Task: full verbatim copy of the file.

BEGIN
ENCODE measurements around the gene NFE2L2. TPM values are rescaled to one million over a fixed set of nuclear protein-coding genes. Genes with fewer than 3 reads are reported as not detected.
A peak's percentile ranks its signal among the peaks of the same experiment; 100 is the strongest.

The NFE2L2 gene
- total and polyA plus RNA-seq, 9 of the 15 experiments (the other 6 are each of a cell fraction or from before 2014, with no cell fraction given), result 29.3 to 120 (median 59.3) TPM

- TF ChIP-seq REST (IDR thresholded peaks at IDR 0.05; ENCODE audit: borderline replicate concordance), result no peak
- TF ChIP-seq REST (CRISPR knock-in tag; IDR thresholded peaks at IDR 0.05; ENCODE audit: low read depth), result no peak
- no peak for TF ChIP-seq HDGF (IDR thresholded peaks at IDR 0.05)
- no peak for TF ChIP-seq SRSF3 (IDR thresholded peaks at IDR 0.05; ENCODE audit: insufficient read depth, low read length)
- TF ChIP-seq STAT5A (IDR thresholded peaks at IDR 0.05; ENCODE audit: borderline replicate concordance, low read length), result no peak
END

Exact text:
ENCODE measurements around the gene NFE2L2. TPM values are rescaled to one million over a fixed set of nuclear protein-coding genes. Genes with fewer than 3 reads are reported as not detected.
A peak's percentile ranks its signal among the peaks of the same experiment; 100 is the strongest.

The NFE2L2 gene
- total and polyA plus RNA-seq, 9 of the 15 experiments (the other 6 are each of a cell fraction or from before 2014, with no cell fraction given), result 29.3 to 120 (median 59.3) TPM

- TF ChIP-seq REST (IDR thresholded peaks at IDR 0.05; ENCODE audit: borderline replicate concordance), result no peak
- TF ChIP-seq REST (CRISPR knock-in tag; IDR thresholded peaks at IDR 0.05; ENCODE audit: low read depth), result no peak
- no peak for TF ChIP-seq HDGF (IDR thresholded peaks at IDR 0.05)
- no peak for TF ChIP-seq SRSF3 (IDR thresholded peaks at IDR 0.05; ENCODE audit: insufficient read depth, low read length)
- TF ChIP-seq STAT5A (IDR thresholded peaks at IDR 0.05; ENCODE audit: borderline replicate concordance, low read length), result no peak